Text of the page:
FAVR allowance vs. mileage reimbursement
A typical cents-per-mile reimbursement pays a standard rate to employees experiencing different costs. The payments are tax free as long as the mileage rate does not exceed the standard business rate published by the IRS (62.5 cents per mile in 2022).
But the standard rate applied to different employee costs creates problems. Employees who drive a lot will receive a large payment, possibly more than they need. Employees who drive less may find themselves under-reimbursed, since fixed costs like insurance, depreciation, and taxes/fees remain relatively unaffected by miles driven.
By separating fixed and variable costs for each zip code, FAVR solves these problems. In fact, FAVR was specifically designed for corporations to use for reimbursement of employees, whereas the IRS mileage rate was designed for use by individual taxpayers seeking to deduct business mileage.
FAVR allowances vs. state labor codes
Because FAVR allowance rates are transparent, scalable, and accurate, they comply with states that indemnify employees from company expenses. This benefit is particularly important for organizations with employees operating in California, Massachusetts, and other states with employee-friendly labor laws.
What other FAVR guidelines should I know?
The IRS has issued a set of requirements that define FAVR and delineate it as a non-taxable, or accountable, auto reimbursement plan. The vast majority of the rules are based on data modeling. Some of the better-known rules govern:
- Vehicle value
- Vehicle age
- Insurance requirements
- Annual business mileage
- Business use percentage
- Control employees participation
One important rule is that a company must have at least five employees receiving the FAVR allowance. There is, however, no maximum, except for the percentage receiving it at the management level. This keeps FAVR programs scalable for smaller businesses looking to grow.
Also, some FAVR requirements are customizable to company objectives. For example, if a company would like to control their image they can use nicer or newer vehicles to generate the reimbursement rates. This in turn would require employees to utilize nicer or newer vehicles.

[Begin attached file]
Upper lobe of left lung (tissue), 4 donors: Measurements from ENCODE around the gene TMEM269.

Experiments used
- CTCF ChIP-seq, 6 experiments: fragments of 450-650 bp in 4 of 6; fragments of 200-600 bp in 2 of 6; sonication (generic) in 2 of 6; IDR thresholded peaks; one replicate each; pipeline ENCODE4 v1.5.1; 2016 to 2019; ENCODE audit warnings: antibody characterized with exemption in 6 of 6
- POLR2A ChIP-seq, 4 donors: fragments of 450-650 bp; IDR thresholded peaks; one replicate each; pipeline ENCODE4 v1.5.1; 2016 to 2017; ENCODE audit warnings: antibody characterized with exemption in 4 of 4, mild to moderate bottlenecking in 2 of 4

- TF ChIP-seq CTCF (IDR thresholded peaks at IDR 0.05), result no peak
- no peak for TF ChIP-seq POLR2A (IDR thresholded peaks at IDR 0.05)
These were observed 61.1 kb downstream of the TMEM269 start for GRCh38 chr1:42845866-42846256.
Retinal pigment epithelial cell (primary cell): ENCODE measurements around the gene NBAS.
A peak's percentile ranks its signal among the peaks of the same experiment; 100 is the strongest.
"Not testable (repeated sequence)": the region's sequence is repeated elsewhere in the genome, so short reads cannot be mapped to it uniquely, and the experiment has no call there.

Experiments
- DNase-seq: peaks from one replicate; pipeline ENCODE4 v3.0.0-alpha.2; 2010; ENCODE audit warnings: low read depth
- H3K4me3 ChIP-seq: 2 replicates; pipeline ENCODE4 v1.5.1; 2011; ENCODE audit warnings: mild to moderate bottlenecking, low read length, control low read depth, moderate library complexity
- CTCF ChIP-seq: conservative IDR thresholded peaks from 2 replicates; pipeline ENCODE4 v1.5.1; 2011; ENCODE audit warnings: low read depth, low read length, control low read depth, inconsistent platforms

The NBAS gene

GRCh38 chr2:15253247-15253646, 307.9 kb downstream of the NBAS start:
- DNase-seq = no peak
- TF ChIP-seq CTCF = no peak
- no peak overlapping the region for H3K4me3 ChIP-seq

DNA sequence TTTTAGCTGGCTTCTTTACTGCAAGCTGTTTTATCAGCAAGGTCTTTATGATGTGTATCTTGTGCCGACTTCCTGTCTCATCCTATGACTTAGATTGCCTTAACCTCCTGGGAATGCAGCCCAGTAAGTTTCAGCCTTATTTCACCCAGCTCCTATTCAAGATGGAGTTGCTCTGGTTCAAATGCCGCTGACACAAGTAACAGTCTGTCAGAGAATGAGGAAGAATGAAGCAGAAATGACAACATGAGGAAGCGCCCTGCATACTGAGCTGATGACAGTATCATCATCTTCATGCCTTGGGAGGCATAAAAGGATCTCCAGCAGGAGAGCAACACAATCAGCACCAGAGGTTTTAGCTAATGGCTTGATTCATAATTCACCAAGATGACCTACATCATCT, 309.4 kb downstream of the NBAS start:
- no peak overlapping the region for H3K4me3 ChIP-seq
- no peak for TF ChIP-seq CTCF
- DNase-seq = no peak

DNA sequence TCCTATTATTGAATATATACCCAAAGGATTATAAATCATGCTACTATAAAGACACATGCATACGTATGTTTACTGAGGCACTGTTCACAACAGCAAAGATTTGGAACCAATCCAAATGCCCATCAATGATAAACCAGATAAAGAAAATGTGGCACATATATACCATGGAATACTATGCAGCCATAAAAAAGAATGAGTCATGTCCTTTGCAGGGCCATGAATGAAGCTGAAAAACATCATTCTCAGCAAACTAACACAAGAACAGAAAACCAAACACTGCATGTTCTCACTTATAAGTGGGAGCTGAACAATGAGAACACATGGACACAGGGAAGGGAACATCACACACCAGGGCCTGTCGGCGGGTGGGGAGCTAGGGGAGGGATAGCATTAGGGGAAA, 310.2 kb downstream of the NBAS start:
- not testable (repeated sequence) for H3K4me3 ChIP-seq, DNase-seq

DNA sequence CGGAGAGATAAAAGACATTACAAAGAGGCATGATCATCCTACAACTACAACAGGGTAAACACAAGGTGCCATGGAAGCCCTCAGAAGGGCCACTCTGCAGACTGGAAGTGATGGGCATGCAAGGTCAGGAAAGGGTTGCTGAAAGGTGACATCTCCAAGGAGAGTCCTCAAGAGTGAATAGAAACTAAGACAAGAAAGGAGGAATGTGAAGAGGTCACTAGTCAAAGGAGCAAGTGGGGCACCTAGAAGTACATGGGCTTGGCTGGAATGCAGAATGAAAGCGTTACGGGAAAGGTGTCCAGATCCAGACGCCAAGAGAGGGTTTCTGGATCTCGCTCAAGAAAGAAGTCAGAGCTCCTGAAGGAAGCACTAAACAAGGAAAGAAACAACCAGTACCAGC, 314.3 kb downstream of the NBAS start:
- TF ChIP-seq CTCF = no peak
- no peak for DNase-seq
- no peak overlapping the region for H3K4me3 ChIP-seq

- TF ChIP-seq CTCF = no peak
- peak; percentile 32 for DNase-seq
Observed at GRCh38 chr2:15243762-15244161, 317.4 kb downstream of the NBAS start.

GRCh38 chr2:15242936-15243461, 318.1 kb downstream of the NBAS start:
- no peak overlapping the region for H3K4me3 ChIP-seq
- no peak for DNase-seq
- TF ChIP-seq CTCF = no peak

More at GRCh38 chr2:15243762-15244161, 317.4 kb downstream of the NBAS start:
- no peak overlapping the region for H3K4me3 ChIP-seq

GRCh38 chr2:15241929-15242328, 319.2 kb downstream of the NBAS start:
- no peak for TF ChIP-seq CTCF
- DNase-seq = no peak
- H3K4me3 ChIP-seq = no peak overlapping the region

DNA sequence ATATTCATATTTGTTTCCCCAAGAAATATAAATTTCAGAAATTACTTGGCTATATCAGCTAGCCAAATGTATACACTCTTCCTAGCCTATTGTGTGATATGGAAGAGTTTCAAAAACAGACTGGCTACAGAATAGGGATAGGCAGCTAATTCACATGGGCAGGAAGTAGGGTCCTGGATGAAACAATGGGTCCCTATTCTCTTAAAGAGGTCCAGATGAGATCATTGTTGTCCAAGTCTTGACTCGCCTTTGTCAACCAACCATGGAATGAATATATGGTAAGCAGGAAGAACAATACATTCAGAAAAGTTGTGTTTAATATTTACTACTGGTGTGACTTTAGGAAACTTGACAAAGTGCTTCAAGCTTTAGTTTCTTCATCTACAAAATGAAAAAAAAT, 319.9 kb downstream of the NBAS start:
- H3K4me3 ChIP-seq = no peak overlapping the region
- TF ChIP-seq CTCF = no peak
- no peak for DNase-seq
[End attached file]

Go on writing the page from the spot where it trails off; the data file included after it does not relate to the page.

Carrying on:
How are FAVR vehicle plans administered?
Because FAVR regulations involve localized data, complex calculations, and change annually, it is best to have a third-party administrator design, implement, and manage your program (as opposed to self-administering). A trusted advisor that stays ahead of the tax code and has experience with administration can prove indispensable.
Switching from a traditional car allowance to a FAVR plan frees up significant financial resources by eliminating tax waste. This allows an organization to improve employee benefits and reduce overall expenses all while paying a third-party administrator.
Similarly, switching from the IRS mileage rate frees up resources by eliminating overpayments to high-mileage employees and reducing attrition due to the underpayment of low-mileage employees.
How to decide whether FAVR is right for you
Whether you use a car allowance or a mileage reimbursement or some combination, you will face challenging questions as you seek to offset employee vehicle expenses:
- Do you over-reimburse some employees and under-reimburse others?
- Are you and your employees losing money to unnecessary taxation?
- Are your employees happy with their car allowance or reimbursement?
- Are you able to control reimbursement costs and stay within budget?
- Does your plan violate state labor laws via insufficient reimbursement?
FAVR resolves these quandaries and simplifies reimbursement of employees for the business use of a personal vehicle.
mBurse specializes in helping organizations adopt and implement FAVR programs. Find out how your organization and its employees could benefit today by scheduling a discovery call or by using the calculator below.